Qatar On His Case – The Trouble with Large Loans

Qatar On His Case – The Trouble with Large Loans

Qatar is in the news for all the wrong reasons at the moment, as stories emerge of their management (or mismanagement) of the World Cup on a daily basis.

Our story this morning is nothing to do with the World Cup, a little to do with Qatar, and a big reminder of the trouble with taking out large loans…

43 year old engineer, Brian Glendinning, found himself spending two months behind bars, after being arrested on his arrival in Baghdad. The father of three, from Fife, had taken out a loan whilst working in Doha in 2016, quite a sizeable loan too, of £20,000.

It wasn’t until he was on sick leave whilst back home, that he struggled to keep up the repayments, triggering a Red Notice from Interpol, and a subsequent arrest as he tried to enter Iraq for a new work project some years later.

When Mr Glendinning arrives home in the next few days, plenty of details will emerge of his time spent behind bars, and he is apparently keen to tell his story, but we’re particularly interested in the underlying cause of this experience – taking out the loan in the first place.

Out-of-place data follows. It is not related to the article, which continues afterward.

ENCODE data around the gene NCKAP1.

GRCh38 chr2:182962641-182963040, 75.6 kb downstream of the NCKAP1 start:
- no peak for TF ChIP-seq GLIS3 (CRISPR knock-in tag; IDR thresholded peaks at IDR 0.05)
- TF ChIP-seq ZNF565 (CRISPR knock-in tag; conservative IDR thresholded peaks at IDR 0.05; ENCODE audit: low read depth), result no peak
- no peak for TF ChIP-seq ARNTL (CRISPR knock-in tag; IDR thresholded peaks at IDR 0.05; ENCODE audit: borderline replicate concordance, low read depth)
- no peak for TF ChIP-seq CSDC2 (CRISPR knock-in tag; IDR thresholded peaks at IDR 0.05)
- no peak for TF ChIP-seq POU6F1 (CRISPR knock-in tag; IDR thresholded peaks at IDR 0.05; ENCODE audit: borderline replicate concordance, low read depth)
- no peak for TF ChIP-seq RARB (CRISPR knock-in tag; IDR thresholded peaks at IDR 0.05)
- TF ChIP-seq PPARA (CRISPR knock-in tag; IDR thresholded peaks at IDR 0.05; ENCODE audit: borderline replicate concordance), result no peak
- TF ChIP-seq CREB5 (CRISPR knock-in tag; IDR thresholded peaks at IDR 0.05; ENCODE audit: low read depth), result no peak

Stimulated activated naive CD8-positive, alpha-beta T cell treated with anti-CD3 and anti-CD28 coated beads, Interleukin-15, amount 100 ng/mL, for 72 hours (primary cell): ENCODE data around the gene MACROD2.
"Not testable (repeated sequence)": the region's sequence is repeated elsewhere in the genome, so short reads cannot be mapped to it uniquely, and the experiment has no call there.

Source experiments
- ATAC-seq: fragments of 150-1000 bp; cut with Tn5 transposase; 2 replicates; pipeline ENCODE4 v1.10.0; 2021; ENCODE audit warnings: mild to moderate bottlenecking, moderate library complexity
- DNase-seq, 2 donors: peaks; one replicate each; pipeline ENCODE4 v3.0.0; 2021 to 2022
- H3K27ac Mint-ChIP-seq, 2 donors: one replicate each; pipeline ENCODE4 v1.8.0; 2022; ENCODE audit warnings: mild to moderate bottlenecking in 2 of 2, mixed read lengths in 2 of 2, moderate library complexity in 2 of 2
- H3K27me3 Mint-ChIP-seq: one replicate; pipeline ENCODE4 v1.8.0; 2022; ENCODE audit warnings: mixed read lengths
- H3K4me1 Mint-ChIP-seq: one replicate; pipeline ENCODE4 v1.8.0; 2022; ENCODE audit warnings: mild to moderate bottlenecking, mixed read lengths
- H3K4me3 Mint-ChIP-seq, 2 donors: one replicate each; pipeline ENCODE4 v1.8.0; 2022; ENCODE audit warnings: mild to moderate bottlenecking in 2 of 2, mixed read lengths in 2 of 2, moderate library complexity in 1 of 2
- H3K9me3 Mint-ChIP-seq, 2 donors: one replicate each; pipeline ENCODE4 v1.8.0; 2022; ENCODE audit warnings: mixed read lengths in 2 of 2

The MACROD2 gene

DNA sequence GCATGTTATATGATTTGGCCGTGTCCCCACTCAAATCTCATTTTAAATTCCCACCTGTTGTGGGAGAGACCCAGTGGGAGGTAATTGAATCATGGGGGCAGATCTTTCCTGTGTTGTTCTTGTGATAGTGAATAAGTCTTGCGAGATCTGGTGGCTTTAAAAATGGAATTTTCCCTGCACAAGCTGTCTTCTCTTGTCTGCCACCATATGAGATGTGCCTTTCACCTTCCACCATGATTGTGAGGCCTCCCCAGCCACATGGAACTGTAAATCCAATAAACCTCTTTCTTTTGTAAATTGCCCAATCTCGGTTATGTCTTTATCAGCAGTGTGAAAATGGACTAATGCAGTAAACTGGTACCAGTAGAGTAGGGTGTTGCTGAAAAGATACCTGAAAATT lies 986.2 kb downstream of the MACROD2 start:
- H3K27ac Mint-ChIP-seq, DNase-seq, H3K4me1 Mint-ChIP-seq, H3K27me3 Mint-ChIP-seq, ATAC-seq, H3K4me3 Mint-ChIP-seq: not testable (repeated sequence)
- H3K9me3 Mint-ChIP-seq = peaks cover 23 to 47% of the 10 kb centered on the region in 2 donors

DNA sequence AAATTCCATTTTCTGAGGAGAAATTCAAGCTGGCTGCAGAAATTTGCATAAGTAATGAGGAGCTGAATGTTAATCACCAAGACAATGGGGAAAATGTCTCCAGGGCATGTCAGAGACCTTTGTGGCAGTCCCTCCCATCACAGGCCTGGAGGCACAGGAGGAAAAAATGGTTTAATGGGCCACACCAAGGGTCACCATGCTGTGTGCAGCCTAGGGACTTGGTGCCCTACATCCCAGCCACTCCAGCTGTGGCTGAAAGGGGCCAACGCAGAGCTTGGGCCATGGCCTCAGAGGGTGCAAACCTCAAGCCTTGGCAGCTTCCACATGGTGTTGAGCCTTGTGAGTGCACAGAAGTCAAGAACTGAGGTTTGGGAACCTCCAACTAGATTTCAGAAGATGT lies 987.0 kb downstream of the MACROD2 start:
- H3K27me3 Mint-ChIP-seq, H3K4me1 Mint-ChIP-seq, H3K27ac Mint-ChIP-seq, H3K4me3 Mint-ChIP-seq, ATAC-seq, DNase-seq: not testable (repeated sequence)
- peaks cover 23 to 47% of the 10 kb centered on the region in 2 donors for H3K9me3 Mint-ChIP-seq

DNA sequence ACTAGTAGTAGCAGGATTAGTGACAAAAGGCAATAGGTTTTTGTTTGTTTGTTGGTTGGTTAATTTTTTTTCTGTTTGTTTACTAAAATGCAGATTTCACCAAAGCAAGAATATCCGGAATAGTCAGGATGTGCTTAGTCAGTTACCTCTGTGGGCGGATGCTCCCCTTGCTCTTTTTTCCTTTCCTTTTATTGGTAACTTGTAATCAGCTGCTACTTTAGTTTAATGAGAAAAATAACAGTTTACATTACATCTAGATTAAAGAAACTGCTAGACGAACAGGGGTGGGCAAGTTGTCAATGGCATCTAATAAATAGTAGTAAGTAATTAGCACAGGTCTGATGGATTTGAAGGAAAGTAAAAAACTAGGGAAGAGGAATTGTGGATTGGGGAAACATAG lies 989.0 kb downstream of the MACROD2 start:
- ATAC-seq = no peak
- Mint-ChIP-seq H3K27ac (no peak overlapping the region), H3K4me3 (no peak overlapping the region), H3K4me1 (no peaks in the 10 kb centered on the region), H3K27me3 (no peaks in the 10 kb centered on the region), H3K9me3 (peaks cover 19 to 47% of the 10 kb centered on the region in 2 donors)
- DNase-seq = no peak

Too often, large loans are seen as ‘Get Out of Jail Free’ cards, when in fact, they can be anything but.
In Mr Glendinning’s case, it was a ‘Get into Jail’ card.

The laws in Qatar are undoubtedly stricter with this type of thing, than they are over here, but that’s where he took the loan out, so there isn’t really an argument to say it wasn’t fair.

Those were the rules and he fell foul of them, whether or not we agree with them.

Now, we are extremely empathetic to Mr Glendinning, and we understand that his experience can’t have been a pleasant one. Even now, as he looks to come home, he is worried about lay overs in the Gulf States in case he is rearrested.

That said, the impact wasn’t only felt by Mr Glendinning himself. His family, including his wife and three children, will have been significantly affected by all this, and the full impact may not be known just yet. With that in mind, we want to stress the potential dangers of taking out large loans like this, when there are so many variable factors in life. In Mr Glendinning’s case, going on sick leave was the problem, and the consequences have been terrible.

We look forward to following the story in the coming weeks, to hear about Mr Glendinning’s experiences, but want to remind people out there, especially those who may be experiencing vulnerability, that large loans like this are definitely not always the answer.

We wish Mr Glendinning and his family well, and hope that they are able to recover from the stress of this event.

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